FIG. 4 illustrates the connection from senones, to triphones, to words according to the prior art;

FIG. 5 illustrates an n-gram language model according to the prior art;

FIG. 6 graphically illustrates layers of the speech recognition process from senones to phones to words according to the prior art;

FIG. 7 illustrates a hardware implemented backend search stage, or engine, for a speech recognition system according to one embodiment of the present invention;

FIG. 8 is a flow chart illustrating the operation of the fetch stage of the hardware implemented backend search engine of FIG. 7 according to one embodiment of the present invention;

FIG. 9 is a flow chart illustrating the operation of the Viterbi or updating stage of the hardware implemented backend search engine of FIG. 7 according to one embodiment of the present invention;

FIG. 10 illustrates a Viterbi scoring process for a single state of a triphone model according to one embodiment of the present invention;

FIG. 11 is a flow chart illustrating the operation of the transition and prune stage of the hardware implemented backend search engine of FIG. 7 according to one embodiment of the present invention;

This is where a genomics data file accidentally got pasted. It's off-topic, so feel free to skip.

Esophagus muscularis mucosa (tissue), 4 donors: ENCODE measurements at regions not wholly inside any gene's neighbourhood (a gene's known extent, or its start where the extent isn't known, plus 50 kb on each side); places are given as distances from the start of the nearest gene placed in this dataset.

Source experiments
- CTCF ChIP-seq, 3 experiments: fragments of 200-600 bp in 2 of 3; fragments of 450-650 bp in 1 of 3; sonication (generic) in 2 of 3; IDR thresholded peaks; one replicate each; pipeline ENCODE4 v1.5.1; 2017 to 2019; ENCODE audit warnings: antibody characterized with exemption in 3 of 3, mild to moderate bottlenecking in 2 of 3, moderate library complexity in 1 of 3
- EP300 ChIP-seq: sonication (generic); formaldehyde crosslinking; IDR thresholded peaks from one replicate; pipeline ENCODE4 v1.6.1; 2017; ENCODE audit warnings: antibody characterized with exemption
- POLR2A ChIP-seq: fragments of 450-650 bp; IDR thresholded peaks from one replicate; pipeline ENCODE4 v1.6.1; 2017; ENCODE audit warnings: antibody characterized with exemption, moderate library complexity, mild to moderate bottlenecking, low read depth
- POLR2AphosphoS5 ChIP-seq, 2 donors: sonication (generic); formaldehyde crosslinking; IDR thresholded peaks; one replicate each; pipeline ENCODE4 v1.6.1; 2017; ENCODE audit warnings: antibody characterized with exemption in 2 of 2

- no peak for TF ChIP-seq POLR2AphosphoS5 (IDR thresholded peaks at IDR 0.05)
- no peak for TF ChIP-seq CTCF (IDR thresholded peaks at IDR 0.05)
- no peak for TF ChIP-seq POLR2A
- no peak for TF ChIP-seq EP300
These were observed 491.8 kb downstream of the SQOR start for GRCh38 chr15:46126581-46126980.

FIG. 12 is a flow chart illustrating the operation of the language model stage of the hardware implemented backend search engine of FIG. 7 according to one embodiment of the present invention;

FIG. 13 illustrates toggling of two patch list bit vectors between frames according to one embodiment of the present invention;

FIG. 14 illustrates the operation of the fetch stage to identify words to activate in a current frame utilizing a patch list bit vector according to one embodiment of the present invention; and

FIG. 15 illustrates the operation of the language model stage to set bits in a patch list bit vector corresponding to words to activate in a next frame according to one embodiment of the present invention.

DETAILED DESCRIPTION

The embodiments set forth below represent the necessary information to enable those skilled in the art to practice the invention and illustrate the best mode of practicing the invention. Upon reading the following description in light of the accompanying drawing figures, those skilled in the art will understand the concepts of the invention and will recognize applications of these concepts not particularly addressed herein. It should be understood that these concepts and applications fall within the scope of the disclosure and the accompanying claims.